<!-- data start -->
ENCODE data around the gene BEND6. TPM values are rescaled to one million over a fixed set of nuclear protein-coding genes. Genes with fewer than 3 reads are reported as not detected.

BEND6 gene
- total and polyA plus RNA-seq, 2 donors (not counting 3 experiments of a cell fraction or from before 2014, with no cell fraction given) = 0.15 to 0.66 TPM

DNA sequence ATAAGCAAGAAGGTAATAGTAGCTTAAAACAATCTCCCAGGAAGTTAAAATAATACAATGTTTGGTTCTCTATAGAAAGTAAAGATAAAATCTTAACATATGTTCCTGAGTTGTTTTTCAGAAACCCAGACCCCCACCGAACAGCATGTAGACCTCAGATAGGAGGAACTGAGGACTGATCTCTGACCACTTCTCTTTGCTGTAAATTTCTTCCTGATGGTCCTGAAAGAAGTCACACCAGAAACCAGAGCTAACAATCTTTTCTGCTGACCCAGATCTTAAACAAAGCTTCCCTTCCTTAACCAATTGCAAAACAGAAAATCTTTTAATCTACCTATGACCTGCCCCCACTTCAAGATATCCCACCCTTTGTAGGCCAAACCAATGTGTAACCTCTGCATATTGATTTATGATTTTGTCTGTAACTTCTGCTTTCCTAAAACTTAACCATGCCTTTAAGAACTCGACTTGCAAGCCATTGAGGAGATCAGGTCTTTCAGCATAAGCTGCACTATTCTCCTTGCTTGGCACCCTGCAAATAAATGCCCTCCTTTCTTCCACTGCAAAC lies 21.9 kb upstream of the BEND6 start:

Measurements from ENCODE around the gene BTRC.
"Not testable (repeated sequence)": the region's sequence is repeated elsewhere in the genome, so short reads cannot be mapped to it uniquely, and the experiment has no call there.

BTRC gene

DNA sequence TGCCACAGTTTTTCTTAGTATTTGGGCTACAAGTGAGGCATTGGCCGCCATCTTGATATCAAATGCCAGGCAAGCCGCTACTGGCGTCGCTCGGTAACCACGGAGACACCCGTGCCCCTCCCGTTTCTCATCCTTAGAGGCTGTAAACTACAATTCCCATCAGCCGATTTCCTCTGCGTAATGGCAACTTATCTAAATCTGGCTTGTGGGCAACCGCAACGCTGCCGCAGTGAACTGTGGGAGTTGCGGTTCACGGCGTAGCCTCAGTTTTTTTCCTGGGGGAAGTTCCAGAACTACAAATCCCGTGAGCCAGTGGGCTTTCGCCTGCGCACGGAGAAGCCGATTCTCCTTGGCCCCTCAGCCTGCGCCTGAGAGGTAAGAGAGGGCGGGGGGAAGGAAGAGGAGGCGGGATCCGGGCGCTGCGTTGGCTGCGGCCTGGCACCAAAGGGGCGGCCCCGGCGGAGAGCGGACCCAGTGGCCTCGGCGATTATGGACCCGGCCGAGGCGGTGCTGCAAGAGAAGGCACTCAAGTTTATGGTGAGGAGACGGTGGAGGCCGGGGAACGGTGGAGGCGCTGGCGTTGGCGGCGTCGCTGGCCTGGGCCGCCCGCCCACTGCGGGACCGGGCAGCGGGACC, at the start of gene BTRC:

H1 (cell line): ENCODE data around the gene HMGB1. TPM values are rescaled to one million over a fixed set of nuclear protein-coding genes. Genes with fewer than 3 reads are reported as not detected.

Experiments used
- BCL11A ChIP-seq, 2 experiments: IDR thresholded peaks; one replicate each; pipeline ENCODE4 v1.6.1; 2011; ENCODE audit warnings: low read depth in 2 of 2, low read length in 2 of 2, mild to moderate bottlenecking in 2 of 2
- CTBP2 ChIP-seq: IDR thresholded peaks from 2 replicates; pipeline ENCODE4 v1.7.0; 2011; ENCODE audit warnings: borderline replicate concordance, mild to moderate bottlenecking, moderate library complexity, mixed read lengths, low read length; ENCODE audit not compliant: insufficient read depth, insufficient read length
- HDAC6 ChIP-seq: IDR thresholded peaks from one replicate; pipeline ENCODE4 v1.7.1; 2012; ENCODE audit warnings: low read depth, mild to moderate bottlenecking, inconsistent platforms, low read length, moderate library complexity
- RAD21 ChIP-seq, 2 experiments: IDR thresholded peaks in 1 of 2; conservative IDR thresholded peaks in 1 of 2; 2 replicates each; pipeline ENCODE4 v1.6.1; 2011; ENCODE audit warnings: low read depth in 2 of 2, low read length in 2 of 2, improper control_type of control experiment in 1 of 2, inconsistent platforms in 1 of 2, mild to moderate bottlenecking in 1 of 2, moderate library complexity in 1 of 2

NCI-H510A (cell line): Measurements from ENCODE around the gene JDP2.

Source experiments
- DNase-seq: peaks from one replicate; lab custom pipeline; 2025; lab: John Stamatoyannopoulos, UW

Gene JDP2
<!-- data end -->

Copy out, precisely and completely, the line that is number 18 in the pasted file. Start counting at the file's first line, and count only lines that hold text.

Gene JDP2